The fallacy of clean luxury (Davies et al.) occurs when consumers believe that luxury products have few significant negative social or environmental impacts due to the label and price tag. This is based on the assumption that luxury fashion symbolises prestige and value, and therefore is sustainable. However, this is not the case.
Luxury fashion isn’t always sustainable. Higher prices do not necessarily mean higher quality and sustainability. The issues of sustainability within textile industries is recognised, but is immediately disassociated once a luxury label is added (Davies et al.)
Harris and Freeman (2008) theorised ‘separation fallacy,’ suggesting that consumers wrongly perceive ethics and business as 2 different aspects. Therefore, the assumption that ethical products means higher costs is made. So in turn, luxury fashion’s high prices means that consumers believe that it is sustainable. But, we’ve already established that this assumption is wrong.
Davies et al. suggested that ‘luxury brands are less scrutinised because of their established reputations and they face little pressure to invest in sustainable practices.’ However, this may be changing. In recent years, the pressure to transition to sustainability has been big on businesses and corporations. This is due to the demand for sustainable fashion by consumers. In 2019, a survey revealed that 52% of UK and US consumers wanted the industry to become more sustainable, but 45% struggled to know which brands were committed to sustainable practices. This brings us back around to the need for transparency from brands – we need to see proof of your sustainable practices.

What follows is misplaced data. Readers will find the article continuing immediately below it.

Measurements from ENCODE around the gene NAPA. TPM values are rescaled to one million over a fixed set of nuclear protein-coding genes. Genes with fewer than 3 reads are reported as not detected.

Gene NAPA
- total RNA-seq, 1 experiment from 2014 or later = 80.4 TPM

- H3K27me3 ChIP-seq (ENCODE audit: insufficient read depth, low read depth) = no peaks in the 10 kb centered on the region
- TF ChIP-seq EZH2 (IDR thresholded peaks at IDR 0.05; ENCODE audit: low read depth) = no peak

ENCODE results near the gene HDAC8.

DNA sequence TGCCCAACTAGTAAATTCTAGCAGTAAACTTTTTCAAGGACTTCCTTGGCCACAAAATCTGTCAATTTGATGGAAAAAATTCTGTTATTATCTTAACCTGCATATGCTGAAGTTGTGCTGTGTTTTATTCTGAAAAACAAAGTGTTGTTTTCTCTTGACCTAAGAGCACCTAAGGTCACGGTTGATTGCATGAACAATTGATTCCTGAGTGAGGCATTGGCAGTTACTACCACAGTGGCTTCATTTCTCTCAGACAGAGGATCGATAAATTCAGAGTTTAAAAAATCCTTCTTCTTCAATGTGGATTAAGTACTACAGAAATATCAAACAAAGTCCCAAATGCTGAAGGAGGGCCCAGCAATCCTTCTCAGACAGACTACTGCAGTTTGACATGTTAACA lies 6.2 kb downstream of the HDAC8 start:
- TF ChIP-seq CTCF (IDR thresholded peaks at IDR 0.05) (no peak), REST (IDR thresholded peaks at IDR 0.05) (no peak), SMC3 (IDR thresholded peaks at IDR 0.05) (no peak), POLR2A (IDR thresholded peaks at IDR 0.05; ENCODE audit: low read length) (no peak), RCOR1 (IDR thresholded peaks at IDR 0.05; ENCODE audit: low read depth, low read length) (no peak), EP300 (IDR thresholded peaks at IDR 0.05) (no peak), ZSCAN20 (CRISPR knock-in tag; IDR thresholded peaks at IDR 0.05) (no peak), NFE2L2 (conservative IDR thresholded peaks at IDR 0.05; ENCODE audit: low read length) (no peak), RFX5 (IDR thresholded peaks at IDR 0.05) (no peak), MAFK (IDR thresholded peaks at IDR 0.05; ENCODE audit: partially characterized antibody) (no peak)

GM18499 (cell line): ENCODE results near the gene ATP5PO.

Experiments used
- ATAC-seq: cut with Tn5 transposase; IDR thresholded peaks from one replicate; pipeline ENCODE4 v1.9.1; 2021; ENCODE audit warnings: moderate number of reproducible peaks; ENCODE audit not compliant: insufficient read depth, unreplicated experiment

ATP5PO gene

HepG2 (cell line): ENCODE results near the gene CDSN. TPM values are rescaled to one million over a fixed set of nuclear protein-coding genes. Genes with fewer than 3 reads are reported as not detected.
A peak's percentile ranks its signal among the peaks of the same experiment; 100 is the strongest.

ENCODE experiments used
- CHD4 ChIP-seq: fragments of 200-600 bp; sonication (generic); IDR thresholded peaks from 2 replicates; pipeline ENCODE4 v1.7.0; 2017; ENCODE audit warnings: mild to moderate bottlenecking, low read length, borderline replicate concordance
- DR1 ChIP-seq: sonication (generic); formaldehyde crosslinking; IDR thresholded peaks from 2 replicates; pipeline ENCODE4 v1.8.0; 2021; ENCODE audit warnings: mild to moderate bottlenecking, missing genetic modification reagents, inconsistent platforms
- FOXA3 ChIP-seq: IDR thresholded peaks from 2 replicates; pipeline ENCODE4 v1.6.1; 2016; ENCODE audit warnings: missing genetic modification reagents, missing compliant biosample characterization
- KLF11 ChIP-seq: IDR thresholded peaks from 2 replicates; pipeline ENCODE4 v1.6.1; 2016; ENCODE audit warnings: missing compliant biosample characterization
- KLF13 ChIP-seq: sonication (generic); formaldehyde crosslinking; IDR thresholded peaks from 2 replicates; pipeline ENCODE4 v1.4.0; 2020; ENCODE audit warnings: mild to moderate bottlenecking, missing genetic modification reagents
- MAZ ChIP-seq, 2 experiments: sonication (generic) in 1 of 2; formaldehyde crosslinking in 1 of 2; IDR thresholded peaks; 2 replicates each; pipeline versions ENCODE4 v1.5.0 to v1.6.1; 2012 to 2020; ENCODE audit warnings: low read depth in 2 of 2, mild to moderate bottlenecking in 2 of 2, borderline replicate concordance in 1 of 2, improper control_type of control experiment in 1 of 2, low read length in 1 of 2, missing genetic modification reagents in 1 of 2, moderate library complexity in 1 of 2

Kering strives for a sustainable luxury fashion industry. Their 3 pillars – care, collaborate, create – shape their strategy in achieving this. Using innovation and creativity, they work with their Houses to develop their sustainability practices. These Houses include Gucci, Saint Laurent, Bottega Veneta, Balenciaga, Alexander McQueen, Brioni, Boucheron, Pomellato, Dodo, Qeelin, Ulysse Nardin, Girard-Perregaux, as well as Kering Eyewear.
In 2019, Kering was named as the second most sustainable company across all industries, and the most sustainable company in Luxury Apparel and Accessories for the second year running. With Kering at the forefront, we will see milestones being met in coming years due to their innovation and tenacity.